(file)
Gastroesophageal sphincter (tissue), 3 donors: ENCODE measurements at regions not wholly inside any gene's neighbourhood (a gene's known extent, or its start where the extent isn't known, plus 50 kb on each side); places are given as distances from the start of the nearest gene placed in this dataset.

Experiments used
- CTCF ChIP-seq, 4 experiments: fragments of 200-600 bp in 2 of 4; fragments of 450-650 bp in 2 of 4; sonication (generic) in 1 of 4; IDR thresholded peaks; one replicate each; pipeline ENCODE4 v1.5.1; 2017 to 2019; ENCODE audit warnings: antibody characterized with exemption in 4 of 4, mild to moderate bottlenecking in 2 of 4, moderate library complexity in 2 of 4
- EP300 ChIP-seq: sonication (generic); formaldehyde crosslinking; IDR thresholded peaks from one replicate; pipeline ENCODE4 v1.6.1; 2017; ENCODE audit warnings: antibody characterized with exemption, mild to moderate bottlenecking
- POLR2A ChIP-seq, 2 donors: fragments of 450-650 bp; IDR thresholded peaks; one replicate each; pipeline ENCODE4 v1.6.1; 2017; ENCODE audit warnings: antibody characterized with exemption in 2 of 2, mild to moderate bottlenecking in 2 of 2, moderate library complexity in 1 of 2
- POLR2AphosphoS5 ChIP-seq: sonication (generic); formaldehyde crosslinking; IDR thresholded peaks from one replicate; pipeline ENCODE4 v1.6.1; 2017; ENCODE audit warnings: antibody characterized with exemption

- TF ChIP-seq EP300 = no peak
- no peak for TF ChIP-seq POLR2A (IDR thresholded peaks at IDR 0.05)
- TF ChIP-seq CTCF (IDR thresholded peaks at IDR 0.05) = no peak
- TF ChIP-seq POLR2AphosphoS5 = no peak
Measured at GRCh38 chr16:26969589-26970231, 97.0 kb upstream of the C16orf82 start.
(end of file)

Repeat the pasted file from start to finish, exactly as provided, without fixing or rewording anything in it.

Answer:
Gastroesophageal sphincter (tissue), 3 donors: ENCODE measurements at regions not wholly inside any gene's neighbourhood (a gene's known extent, or its start where the extent isn't known, plus 50 kb on each side); places are given as distances from the start of the nearest gene placed in this dataset.

Experiments used
- CTCF ChIP-seq, 4 experiments: fragments of 200-600 bp in 2 of 4; fragments of 450-650 bp in 2 of 4; sonication (generic) in 1 of 4; IDR thresholded peaks; one replicate each; pipeline ENCODE4 v1.5.1; 2017 to 2019; ENCODE audit warnings: antibody characterized with exemption in 4 of 4, mild to moderate bottlenecking in 2 of 4, moderate library complexity in 2 of 4
- EP300 ChIP-seq: sonication (generic); formaldehyde crosslinking; IDR thresholded peaks from one replicate; pipeline ENCODE4 v1.6.1; 2017; ENCODE audit warnings: antibody characterized with exemption, mild to moderate bottlenecking
- POLR2A ChIP-seq, 2 donors: fragments of 450-650 bp; IDR thresholded peaks; one replicate each; pipeline ENCODE4 v1.6.1; 2017; ENCODE audit warnings: antibody characterized with exemption in 2 of 2, mild to moderate bottlenecking in 2 of 2, moderate library complexity in 1 of 2
- POLR2AphosphoS5 ChIP-seq: sonication (generic); formaldehyde crosslinking; IDR thresholded peaks from one replicate; pipeline ENCODE4 v1.6.1; 2017; ENCODE audit warnings: antibody characterized with exemption

- TF ChIP-seq EP300 = no peak
- no peak for TF ChIP-seq POLR2A (IDR thresholded peaks at IDR 0.05)
- TF ChIP-seq CTCF (IDR thresholded peaks at IDR 0.05) = no peak
- TF ChIP-seq POLR2AphosphoS5 = no peak
Measured at GRCh38 chr16:26969589-26970231, 97.0 kb upstream of the C16orf82 start.